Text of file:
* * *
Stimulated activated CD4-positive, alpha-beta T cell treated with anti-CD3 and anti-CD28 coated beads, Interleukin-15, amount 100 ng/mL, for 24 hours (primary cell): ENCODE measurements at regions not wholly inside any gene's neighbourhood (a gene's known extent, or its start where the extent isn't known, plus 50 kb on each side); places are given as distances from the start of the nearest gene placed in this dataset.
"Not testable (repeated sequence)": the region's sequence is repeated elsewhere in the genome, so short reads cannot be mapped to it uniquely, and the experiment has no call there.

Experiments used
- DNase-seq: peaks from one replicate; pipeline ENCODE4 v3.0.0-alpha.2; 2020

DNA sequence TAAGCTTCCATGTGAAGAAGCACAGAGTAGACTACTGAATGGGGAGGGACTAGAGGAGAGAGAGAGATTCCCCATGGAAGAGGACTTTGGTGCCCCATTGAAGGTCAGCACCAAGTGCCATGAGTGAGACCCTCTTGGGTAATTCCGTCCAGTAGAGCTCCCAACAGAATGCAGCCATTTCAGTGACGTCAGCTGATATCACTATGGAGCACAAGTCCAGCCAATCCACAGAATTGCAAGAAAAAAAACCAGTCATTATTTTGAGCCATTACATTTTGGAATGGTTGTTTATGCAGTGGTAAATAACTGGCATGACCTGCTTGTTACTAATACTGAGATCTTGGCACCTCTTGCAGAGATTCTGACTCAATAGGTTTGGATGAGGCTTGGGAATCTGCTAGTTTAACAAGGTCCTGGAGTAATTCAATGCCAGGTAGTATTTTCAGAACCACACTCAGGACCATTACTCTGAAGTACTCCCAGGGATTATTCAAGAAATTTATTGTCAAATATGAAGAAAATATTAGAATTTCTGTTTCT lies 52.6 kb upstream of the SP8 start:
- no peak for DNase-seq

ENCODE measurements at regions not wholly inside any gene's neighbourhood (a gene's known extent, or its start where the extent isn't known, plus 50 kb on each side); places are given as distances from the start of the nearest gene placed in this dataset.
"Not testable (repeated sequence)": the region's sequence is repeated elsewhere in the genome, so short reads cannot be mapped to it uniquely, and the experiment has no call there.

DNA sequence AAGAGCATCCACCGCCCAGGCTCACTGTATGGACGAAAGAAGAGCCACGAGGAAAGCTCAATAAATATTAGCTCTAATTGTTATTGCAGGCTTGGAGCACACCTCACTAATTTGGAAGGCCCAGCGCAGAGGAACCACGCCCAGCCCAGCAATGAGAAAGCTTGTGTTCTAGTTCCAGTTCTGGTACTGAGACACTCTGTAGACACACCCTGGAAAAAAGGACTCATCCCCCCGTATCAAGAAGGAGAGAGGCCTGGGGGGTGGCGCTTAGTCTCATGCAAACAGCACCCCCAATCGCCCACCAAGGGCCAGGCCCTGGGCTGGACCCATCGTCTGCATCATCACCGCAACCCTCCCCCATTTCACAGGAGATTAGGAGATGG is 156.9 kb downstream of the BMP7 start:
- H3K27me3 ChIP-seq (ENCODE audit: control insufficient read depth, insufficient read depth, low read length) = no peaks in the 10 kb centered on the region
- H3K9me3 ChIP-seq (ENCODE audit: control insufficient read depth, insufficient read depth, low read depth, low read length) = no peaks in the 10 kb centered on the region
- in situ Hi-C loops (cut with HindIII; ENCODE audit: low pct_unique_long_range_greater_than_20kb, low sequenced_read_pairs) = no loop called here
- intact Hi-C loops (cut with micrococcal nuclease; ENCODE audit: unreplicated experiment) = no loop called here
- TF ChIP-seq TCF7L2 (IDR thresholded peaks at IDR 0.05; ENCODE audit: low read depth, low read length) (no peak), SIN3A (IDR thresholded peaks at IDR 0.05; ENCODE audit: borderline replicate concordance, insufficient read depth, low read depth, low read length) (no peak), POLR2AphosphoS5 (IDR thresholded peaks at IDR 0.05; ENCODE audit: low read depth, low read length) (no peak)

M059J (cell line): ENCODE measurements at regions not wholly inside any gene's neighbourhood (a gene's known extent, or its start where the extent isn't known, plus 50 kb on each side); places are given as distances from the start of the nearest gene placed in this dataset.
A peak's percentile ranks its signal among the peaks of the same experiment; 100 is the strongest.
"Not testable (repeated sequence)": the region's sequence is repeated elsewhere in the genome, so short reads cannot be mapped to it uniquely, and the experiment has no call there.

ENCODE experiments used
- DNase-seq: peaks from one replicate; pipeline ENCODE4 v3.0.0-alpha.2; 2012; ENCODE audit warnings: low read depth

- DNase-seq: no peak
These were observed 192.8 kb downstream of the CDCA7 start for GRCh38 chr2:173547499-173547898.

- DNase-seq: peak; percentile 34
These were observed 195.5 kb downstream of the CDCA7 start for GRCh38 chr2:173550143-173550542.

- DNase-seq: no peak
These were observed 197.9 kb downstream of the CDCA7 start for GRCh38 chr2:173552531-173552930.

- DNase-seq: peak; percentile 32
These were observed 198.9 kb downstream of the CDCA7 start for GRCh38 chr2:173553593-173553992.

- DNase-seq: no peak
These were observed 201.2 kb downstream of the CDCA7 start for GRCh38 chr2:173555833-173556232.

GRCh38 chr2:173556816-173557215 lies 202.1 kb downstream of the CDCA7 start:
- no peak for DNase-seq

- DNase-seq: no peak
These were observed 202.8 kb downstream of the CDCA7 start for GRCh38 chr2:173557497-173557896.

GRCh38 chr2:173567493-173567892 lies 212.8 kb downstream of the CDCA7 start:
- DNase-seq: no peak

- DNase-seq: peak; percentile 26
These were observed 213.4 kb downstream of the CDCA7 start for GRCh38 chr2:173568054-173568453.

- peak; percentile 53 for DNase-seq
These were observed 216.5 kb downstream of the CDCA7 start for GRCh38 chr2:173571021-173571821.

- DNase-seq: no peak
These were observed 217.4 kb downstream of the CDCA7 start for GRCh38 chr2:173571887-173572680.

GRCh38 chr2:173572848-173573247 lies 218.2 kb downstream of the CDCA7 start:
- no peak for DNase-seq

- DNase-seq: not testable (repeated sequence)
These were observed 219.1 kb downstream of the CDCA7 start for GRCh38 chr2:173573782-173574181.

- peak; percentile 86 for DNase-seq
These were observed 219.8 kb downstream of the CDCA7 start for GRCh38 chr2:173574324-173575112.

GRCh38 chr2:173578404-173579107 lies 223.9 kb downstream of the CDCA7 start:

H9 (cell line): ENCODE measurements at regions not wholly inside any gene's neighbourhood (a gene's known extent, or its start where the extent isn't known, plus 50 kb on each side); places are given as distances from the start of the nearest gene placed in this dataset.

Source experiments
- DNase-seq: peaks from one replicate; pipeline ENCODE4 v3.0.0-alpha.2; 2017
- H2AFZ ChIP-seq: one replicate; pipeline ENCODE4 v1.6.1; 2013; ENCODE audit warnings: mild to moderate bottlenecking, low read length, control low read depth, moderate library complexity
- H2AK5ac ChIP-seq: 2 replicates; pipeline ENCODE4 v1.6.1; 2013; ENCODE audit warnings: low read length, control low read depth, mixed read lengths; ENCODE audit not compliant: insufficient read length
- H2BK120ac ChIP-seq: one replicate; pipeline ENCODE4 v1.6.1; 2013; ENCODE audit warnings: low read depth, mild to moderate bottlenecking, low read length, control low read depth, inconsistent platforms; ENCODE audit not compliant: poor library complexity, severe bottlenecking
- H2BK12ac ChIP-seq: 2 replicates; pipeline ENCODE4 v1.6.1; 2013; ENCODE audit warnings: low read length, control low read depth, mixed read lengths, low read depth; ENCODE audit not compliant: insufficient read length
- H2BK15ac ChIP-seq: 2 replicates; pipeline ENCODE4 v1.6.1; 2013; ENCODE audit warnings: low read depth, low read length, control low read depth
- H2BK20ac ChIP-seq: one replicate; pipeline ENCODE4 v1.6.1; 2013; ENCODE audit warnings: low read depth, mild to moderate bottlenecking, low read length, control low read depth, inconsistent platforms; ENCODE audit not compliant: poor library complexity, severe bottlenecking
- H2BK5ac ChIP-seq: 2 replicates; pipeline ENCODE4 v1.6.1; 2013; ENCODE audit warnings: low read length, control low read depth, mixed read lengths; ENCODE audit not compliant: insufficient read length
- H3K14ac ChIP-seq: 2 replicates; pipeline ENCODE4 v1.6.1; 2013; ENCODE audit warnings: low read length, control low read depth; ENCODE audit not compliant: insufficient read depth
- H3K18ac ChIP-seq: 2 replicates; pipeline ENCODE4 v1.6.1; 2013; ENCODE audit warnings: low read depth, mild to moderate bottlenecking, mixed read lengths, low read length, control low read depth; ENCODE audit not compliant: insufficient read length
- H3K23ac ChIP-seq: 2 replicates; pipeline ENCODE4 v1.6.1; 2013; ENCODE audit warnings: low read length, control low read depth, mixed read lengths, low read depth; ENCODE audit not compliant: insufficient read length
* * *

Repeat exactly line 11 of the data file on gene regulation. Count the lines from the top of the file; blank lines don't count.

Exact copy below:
- H3K9me3 ChIP-seq (ENCODE audit: control insufficient read depth, insufficient read depth, low read depth, low read length) = no peaks in the 10 kb centered on the region